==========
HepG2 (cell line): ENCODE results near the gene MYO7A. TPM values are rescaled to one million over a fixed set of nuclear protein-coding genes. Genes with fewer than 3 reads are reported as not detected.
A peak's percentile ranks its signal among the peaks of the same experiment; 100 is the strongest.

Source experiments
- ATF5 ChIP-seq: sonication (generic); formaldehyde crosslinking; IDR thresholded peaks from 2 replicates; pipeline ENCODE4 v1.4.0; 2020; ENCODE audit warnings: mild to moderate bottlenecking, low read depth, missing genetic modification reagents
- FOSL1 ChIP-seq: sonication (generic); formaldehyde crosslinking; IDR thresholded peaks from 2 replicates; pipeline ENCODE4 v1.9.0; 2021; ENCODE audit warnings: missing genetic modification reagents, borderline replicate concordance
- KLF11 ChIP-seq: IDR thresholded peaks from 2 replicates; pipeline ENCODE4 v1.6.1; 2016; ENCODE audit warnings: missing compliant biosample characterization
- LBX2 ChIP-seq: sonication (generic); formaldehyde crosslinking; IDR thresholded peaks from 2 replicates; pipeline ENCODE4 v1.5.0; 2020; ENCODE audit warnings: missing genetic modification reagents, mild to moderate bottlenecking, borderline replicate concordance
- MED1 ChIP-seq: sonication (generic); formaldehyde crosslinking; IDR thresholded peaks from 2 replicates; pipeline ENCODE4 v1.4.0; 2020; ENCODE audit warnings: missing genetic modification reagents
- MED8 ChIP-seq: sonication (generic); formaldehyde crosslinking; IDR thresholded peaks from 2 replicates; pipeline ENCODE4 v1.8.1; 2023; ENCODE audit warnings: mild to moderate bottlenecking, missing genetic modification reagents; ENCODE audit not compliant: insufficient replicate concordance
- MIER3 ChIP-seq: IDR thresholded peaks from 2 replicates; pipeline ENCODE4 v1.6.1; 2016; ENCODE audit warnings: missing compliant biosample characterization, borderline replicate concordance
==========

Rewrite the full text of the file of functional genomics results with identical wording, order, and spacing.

HepG2 (cell line): ENCODE results near the gene MYO7A. TPM values are rescaled to one million over a fixed set of nuclear protein-coding genes. Genes with fewer than 3 reads are reported as not detected.
A peak's percentile ranks its signal among the peaks of the same experiment; 100 is the strongest.

Source experiments
- ATF5 ChIP-seq: sonication (generic); formaldehyde crosslinking; IDR thresholded peaks from 2 replicates; pipeline ENCODE4 v1.4.0; 2020; ENCODE audit warnings: mild to moderate bottlenecking, low read depth, missing genetic modification reagents
- FOSL1 ChIP-seq: sonication (generic); formaldehyde crosslinking; IDR thresholded peaks from 2 replicates; pipeline ENCODE4 v1.9.0; 2021; ENCODE audit warnings: missing genetic modification reagents, borderline replicate concordance
- KLF11 ChIP-seq: IDR thresholded peaks from 2 replicates; pipeline ENCODE4 v1.6.1; 2016; ENCODE audit warnings: missing compliant biosample characterization
- LBX2 ChIP-seq: sonication (generic); formaldehyde crosslinking; IDR thresholded peaks from 2 replicates; pipeline ENCODE4 v1.5.0; 2020; ENCODE audit warnings: missing genetic modification reagents, mild to moderate bottlenecking, borderline replicate concordance
- MED1 ChIP-seq: sonication (generic); formaldehyde crosslinking; IDR thresholded peaks from 2 replicates; pipeline ENCODE4 v1.4.0; 2020; ENCODE audit warnings: missing genetic modification reagents
- MED8 ChIP-seq: sonication (generic); formaldehyde crosslinking; IDR thresholded peaks from 2 replicates; pipeline ENCODE4 v1.8.1; 2023; ENCODE audit warnings: mild to moderate bottlenecking, missing genetic modification reagents; ENCODE audit not compliant: insufficient replicate concordance
- MIER3 ChIP-seq: IDR thresholded peaks from 2 replicates; pipeline ENCODE4 v1.6.1; 2016; ENCODE audit warnings: missing compliant biosample characterization, borderline replicate concordance